(click to enlarge photos)
At about 10:20 on the Friday morning of August 21, 1903, a summer picnic in Woodland Park planned by the parishioners of Ballard’s Norwegian Danish Baptist Church was derailed by what that afternoon’s Seattle Time’s named “a boy’s meddlesomeness” without naming the boy.
Both of Seattle’s afternoon dailies, the Times and the Star, printed the story front page and with pictures. The Star’s two illustrations, of which this is one, were credited to the “well-known Fremont photographer, LeRoy Buck.” Buck lived on Aurora Ave, three blocks from the trolley mishap. The Star probably telephoned him. Their appellation of Buck as “well-known” is, perhaps, part of the Star’s payment to this freelancer. (I know of one other Buck photo, also from 1903, an oft-printed classic looking north through the then still low bridge into Fremont. I used it in these pages about a quarter-century ago.)
To “standing room only,” the special but fated trolley was packed in Ballard mostly with women, children and their picnic baskets. After crossing through downtown Fremont and climbing east up Blewett Street (now N. 35th) under full power, the car crossed thru Aurora Ave. and begin its unrestrained descent to what was ordinarily a sharp but negotiable left turn on to Albion Way. This time, however, the trolley’s “controller handle” had locked up with the brake handle, with which the “meddlesome boy” had been playing.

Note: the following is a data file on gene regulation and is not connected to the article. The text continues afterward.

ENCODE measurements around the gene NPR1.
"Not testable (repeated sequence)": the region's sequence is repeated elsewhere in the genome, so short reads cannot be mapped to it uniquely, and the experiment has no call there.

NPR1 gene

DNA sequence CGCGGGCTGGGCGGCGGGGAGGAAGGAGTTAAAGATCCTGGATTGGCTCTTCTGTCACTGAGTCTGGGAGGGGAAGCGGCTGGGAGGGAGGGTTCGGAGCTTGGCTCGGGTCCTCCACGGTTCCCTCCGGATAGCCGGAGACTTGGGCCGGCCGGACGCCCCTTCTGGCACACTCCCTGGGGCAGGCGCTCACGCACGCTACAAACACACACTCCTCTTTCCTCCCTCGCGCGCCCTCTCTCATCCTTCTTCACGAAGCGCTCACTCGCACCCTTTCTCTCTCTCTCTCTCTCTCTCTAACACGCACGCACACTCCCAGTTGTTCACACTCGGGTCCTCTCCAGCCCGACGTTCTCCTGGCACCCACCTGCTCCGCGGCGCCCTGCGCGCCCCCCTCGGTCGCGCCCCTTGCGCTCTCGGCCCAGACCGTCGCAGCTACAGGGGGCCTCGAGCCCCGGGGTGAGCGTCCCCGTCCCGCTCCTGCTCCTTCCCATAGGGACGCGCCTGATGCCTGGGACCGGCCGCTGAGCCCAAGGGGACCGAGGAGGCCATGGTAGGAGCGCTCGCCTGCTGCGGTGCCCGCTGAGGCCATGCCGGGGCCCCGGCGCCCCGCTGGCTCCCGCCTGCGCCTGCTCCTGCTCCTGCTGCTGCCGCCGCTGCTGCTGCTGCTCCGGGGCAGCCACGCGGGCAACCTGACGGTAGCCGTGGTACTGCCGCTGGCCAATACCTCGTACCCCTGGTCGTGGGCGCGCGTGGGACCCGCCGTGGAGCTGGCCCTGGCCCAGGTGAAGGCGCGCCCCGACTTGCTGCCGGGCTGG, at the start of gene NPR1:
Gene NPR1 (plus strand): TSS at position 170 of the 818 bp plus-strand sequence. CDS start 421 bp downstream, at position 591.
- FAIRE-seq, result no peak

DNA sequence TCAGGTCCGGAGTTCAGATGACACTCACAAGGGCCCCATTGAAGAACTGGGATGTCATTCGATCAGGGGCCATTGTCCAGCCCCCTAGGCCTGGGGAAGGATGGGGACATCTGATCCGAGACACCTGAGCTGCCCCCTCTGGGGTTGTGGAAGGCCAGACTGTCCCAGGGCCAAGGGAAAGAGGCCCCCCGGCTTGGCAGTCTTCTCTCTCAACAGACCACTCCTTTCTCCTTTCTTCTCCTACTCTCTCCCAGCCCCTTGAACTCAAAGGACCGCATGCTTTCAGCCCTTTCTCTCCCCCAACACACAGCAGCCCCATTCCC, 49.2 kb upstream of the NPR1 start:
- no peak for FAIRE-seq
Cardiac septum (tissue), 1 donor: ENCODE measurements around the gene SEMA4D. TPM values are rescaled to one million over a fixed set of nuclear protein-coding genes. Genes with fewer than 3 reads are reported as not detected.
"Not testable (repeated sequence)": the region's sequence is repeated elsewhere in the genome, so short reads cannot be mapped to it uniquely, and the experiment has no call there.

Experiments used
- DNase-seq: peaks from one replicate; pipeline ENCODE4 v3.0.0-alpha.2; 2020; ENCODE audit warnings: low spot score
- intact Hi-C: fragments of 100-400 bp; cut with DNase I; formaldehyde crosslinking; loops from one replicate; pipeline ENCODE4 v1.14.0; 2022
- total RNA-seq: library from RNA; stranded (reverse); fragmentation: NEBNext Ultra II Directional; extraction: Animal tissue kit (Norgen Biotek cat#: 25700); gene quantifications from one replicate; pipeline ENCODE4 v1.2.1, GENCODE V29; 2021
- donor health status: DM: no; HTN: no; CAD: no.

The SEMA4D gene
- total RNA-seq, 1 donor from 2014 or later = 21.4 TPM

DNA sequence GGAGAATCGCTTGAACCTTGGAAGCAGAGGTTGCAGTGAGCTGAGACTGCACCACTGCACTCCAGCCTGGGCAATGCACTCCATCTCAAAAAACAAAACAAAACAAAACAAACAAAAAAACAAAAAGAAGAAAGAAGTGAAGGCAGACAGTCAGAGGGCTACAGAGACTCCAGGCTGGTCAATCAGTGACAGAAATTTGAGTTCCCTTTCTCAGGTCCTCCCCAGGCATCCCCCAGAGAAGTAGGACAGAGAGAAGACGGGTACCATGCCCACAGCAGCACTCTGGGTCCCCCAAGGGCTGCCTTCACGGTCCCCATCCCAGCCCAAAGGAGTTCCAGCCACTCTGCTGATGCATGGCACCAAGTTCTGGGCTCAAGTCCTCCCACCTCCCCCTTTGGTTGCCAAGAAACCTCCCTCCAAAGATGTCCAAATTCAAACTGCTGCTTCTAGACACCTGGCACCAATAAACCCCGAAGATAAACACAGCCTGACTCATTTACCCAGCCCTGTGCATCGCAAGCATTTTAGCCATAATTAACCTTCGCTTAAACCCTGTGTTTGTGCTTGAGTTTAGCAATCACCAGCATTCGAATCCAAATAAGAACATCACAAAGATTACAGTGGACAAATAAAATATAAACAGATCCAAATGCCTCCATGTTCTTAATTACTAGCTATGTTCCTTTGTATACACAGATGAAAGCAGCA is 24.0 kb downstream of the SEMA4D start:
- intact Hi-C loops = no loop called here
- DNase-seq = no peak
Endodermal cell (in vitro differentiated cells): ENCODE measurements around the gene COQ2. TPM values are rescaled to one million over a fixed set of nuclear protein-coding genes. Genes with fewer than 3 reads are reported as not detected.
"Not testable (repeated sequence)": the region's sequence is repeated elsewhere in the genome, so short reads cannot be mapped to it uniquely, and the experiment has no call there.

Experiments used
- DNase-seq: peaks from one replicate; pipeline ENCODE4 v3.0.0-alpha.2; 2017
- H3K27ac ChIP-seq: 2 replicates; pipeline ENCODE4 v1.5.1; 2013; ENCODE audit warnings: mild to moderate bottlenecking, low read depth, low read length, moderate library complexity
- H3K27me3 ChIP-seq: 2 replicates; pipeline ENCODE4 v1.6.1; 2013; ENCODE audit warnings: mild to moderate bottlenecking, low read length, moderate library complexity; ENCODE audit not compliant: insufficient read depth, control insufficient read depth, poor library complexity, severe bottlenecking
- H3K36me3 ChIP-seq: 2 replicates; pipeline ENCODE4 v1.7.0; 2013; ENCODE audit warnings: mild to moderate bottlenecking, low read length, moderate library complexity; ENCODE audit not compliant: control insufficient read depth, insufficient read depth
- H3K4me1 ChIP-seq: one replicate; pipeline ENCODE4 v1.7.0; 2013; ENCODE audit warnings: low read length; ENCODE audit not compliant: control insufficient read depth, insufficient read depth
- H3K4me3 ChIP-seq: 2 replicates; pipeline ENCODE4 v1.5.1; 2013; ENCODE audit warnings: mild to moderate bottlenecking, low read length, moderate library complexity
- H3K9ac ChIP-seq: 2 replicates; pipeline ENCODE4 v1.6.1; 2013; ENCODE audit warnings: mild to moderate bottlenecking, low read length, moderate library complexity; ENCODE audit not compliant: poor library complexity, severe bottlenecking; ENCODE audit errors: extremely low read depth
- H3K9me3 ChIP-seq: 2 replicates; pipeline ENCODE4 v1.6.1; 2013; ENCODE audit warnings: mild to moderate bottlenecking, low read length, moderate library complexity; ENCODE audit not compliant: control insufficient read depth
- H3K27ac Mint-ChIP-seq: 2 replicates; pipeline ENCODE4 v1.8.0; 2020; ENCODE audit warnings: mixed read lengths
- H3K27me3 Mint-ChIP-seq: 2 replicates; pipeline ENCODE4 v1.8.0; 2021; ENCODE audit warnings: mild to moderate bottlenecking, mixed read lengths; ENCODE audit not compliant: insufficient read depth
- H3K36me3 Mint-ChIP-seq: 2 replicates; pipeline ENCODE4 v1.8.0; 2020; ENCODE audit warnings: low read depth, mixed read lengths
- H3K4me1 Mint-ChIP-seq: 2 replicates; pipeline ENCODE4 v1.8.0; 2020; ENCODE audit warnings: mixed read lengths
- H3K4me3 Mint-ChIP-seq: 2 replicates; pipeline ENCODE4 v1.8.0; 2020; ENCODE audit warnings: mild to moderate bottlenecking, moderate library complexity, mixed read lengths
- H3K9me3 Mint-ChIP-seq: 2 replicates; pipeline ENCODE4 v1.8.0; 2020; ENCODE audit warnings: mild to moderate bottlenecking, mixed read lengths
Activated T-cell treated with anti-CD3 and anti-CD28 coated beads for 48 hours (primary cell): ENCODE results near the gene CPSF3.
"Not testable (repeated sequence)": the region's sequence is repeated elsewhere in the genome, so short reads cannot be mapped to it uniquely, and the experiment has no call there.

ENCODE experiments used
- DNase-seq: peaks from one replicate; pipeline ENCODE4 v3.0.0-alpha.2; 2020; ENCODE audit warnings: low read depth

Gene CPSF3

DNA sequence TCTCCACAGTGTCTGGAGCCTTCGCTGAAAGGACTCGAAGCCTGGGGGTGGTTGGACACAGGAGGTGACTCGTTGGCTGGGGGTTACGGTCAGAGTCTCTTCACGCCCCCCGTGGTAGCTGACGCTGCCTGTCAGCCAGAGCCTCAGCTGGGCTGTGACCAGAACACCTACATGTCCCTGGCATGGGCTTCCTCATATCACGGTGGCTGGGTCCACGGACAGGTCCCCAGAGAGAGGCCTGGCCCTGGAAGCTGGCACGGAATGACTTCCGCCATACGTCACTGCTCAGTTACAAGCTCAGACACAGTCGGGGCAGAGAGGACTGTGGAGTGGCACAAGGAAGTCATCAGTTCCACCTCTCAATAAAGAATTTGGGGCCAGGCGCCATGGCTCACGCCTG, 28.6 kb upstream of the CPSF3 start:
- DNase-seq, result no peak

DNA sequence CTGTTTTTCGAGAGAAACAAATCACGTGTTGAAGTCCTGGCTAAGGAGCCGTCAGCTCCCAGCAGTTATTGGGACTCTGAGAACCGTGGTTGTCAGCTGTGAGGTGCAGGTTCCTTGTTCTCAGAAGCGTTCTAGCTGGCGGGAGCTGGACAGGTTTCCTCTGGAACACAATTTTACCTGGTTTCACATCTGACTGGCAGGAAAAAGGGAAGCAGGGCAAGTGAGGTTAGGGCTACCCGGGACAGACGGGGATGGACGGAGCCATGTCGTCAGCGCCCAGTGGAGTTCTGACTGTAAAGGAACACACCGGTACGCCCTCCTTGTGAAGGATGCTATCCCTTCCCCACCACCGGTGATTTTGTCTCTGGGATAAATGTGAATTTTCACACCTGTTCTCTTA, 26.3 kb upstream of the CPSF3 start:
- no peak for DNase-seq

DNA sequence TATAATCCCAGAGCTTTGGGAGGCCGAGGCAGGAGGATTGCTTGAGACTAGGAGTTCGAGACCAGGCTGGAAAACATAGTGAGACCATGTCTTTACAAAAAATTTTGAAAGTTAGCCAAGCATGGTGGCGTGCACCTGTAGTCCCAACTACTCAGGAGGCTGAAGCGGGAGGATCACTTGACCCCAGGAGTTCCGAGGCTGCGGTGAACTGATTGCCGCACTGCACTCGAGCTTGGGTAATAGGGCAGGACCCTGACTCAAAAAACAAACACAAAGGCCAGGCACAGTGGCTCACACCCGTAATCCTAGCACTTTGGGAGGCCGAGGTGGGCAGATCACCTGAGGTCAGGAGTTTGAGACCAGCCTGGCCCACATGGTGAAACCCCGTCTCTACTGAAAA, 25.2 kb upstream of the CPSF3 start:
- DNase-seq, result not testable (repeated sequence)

ABOVE: Looking north up Albion from 36th in 1952. The competing power poles for Seattle City Light and Puget Power were still an ungainly feature of Seattle neighborhoods.
BELOW: The same but recent prospect on Albion north from 36th St. Note the surviving tower from the old City Light sub-station.
Instead of turning at Albion, the speeding trolley then jumped the curving track seen at the center of Buck’s photo, and “plunged down an embankment” into an orchard. The about 62 passengers plunged as well to the buried front end of the car crying out like a broken accordion. Several were hurt badly. One, 80-year-old Maren Eggan, was still in the hospital in September.